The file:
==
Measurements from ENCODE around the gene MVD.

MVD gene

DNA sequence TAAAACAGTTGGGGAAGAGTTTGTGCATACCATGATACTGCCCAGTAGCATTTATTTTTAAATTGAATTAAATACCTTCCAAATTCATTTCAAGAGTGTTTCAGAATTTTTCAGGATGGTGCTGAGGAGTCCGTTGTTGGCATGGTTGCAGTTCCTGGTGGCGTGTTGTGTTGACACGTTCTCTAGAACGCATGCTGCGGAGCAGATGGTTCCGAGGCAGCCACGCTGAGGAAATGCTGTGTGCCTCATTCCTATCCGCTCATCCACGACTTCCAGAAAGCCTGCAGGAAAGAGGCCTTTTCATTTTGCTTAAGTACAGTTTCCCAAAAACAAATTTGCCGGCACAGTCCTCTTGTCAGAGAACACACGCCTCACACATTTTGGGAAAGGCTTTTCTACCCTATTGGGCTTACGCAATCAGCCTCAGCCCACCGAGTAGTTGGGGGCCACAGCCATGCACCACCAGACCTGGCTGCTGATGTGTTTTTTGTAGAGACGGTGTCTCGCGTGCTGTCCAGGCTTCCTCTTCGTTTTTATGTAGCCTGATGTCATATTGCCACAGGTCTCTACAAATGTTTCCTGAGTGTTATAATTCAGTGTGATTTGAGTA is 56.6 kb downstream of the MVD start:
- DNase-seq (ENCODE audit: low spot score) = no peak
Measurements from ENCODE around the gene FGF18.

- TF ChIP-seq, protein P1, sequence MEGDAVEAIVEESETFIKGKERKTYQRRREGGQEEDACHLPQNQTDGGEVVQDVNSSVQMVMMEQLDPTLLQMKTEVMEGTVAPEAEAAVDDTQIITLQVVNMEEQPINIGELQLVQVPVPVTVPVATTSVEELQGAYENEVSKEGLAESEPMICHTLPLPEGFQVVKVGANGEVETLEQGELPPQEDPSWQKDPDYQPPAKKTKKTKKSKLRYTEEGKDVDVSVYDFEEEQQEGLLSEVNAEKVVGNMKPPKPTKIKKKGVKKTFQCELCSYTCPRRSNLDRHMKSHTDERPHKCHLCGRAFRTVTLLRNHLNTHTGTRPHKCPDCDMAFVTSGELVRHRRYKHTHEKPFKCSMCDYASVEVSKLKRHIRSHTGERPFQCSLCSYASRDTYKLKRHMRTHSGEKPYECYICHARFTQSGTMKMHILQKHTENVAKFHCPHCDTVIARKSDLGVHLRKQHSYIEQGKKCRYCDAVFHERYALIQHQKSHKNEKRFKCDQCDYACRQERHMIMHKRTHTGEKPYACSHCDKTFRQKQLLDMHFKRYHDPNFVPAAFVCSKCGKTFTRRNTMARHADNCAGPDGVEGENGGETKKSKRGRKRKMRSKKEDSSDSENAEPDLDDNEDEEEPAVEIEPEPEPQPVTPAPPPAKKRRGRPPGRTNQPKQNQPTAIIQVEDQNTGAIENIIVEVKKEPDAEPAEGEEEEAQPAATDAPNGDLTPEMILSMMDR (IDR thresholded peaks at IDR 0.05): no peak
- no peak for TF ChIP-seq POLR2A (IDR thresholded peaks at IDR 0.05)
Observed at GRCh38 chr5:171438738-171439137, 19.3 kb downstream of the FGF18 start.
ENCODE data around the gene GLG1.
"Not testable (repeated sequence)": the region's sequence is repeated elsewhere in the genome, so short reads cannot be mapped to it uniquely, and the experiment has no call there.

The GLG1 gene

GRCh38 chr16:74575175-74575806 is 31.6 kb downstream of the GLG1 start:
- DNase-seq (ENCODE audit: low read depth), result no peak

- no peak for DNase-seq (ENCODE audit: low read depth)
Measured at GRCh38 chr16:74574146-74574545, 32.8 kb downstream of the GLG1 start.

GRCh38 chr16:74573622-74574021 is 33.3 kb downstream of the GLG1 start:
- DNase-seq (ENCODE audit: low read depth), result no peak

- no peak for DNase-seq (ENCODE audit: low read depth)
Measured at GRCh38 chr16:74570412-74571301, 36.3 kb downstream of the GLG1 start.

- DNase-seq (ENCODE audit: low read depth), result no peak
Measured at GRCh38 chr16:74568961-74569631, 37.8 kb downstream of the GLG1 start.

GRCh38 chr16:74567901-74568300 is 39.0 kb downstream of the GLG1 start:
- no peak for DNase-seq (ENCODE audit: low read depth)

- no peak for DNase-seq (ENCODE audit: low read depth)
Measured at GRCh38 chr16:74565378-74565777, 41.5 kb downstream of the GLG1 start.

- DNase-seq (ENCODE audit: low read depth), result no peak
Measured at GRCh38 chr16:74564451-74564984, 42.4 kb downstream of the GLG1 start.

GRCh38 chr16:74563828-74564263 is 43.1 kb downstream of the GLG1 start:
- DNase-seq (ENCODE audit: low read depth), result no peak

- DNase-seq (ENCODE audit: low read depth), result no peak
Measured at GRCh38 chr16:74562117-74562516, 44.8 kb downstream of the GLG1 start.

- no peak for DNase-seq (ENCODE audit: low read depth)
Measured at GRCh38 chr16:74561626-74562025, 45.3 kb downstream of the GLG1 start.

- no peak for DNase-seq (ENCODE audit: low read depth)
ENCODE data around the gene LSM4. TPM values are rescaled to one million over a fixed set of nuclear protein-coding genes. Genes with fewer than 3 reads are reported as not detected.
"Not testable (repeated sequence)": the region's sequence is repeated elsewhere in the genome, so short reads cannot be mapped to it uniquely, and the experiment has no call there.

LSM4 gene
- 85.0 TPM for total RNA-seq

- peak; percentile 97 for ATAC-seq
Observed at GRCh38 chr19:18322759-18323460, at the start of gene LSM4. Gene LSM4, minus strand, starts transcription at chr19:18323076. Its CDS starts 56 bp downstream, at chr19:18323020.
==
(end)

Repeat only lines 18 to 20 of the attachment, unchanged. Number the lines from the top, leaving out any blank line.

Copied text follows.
- no peak for DNase-seq (ENCODE audit: low read depth)
Measured at GRCh38 chr16:74570412-74571301, 36.3 kb downstream of the GLG1 start.

- DNase-seq (ENCODE audit: low read depth), result no peak